I would not consider dealing with a unit circle to be a different method. Considering a circle vs numbers mod 1 is just a reformulation of the problem.

This is indeed a classic problem. A stronger statement that $\displaystyle \{a_i(x)\}$ is not only dense but uniform is

the equidistribution theorem. The original fact follows from the observation that $\displaystyle \inf\{m\cdot1+n\cdot x\mid m\cdot1+n\cdot x>0\mbox{ and }m,n\in\mathbb{Z}\}=0$ since this set does not have a minimum; otherwise, the minimum would be a common divisor of 1 and x and they would be commensurate. (Of course, the absence of a minimum by itself does not imply that the $\displaystyle \inf$ is 0; another simple step is needed.) See also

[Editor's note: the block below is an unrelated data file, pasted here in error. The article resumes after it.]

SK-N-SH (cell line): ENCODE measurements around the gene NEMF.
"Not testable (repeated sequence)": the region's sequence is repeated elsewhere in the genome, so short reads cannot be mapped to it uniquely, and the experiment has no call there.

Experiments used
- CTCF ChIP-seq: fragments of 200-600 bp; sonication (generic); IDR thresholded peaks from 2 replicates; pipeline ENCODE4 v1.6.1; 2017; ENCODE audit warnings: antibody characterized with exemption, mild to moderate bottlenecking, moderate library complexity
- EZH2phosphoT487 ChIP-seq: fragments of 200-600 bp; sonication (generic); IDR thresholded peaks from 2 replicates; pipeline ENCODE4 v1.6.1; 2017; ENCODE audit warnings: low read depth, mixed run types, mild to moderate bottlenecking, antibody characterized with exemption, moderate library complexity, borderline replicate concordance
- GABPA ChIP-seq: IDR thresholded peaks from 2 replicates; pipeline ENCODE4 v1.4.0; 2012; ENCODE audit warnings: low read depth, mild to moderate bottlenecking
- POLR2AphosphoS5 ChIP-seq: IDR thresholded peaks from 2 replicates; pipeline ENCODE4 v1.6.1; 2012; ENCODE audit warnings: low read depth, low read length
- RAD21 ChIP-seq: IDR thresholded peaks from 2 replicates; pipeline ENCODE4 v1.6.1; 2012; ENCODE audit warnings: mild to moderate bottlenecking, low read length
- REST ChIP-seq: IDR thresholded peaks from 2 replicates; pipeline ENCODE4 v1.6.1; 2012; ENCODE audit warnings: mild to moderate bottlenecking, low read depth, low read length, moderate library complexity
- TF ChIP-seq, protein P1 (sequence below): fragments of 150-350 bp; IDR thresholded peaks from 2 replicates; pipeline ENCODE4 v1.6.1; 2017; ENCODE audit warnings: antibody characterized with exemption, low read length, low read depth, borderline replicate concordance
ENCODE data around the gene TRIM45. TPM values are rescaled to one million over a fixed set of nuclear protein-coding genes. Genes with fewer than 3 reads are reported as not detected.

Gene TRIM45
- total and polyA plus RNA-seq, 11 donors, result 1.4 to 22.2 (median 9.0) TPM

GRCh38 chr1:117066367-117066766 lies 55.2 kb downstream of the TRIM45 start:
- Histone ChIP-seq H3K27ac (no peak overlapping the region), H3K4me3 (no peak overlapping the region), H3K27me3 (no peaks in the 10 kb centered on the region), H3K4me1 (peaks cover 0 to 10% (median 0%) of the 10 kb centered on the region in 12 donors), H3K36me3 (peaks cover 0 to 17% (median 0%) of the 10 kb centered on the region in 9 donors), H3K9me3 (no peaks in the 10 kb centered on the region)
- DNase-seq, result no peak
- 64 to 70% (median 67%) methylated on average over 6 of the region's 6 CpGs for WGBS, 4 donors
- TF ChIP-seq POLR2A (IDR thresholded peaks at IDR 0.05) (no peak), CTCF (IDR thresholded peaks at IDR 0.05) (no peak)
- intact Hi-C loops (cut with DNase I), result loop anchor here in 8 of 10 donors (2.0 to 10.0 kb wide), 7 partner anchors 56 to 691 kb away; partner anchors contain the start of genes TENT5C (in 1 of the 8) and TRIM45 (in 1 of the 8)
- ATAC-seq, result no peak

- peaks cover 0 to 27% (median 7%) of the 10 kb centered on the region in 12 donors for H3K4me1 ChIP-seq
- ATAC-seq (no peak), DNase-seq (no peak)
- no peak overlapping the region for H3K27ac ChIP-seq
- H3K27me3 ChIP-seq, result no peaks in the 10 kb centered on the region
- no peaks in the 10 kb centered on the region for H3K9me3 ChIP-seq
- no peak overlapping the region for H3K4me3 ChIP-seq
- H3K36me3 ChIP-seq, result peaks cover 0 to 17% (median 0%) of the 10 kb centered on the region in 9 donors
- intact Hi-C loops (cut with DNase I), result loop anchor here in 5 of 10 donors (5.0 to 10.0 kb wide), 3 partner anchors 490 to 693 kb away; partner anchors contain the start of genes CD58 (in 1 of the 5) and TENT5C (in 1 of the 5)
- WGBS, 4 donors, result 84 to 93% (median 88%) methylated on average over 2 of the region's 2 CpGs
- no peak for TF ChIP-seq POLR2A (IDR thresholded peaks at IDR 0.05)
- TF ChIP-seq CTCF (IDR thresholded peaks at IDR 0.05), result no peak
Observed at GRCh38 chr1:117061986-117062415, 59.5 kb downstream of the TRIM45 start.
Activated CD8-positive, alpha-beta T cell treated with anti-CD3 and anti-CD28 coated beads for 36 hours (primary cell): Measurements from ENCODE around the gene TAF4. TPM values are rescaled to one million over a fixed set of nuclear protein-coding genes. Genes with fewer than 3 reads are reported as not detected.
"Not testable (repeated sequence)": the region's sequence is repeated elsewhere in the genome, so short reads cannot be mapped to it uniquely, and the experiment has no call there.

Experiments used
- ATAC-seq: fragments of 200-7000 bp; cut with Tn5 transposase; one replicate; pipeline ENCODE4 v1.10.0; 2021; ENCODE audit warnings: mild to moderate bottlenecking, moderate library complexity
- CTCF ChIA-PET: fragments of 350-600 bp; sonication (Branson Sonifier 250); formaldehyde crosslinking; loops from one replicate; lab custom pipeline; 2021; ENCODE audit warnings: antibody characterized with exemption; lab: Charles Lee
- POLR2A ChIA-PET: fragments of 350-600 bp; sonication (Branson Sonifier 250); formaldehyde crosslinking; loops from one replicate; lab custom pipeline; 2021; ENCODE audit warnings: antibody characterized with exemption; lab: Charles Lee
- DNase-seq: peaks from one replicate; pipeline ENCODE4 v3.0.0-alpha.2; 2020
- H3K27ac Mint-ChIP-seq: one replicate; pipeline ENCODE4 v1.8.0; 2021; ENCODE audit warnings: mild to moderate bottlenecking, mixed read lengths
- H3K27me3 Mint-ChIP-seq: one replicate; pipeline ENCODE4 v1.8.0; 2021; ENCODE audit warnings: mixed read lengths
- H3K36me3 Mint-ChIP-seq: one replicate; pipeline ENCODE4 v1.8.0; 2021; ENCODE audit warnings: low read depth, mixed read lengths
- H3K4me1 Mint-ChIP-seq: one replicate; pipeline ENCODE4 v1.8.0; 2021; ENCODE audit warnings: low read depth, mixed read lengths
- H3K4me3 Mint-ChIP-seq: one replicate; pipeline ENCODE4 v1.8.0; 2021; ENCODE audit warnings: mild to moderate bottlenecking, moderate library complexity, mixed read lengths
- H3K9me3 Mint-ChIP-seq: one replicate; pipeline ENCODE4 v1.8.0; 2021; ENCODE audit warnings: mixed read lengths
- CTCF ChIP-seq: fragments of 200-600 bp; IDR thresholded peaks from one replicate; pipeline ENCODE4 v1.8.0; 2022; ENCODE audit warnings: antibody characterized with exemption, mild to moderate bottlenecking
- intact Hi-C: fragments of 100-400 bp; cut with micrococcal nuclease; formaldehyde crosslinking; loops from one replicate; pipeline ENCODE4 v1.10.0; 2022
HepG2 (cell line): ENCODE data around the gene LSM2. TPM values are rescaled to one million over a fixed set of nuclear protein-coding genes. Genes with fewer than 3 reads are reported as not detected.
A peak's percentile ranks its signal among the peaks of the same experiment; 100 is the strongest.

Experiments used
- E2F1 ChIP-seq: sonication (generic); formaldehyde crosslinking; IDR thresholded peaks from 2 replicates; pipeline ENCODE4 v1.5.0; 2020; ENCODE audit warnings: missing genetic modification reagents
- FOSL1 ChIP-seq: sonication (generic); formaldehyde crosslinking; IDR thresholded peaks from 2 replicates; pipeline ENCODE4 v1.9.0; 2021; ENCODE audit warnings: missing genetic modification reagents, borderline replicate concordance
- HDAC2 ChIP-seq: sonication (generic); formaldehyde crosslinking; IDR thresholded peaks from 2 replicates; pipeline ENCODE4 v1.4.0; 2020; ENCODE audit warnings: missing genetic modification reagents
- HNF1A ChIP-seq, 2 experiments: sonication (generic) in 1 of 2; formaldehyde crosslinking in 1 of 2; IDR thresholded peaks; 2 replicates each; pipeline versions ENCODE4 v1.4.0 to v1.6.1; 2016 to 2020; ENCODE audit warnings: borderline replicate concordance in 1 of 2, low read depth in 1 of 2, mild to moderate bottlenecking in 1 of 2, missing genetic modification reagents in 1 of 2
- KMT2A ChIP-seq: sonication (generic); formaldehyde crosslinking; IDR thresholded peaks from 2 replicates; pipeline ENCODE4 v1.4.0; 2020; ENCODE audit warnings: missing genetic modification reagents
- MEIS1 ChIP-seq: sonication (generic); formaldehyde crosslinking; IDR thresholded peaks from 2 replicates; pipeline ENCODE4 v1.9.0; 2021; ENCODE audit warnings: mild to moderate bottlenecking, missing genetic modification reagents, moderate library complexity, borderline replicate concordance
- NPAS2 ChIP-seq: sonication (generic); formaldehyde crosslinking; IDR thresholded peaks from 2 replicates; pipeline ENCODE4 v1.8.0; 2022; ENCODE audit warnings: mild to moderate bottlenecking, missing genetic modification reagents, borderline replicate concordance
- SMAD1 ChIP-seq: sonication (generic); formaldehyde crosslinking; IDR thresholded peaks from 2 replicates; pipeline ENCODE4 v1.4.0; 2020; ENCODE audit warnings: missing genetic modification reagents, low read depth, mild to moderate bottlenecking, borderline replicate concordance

this thread and

this post. See also

this statement on cut-the-knot (set a = b = 0). The fact also follows from the

Dirichlet's approximation theorem.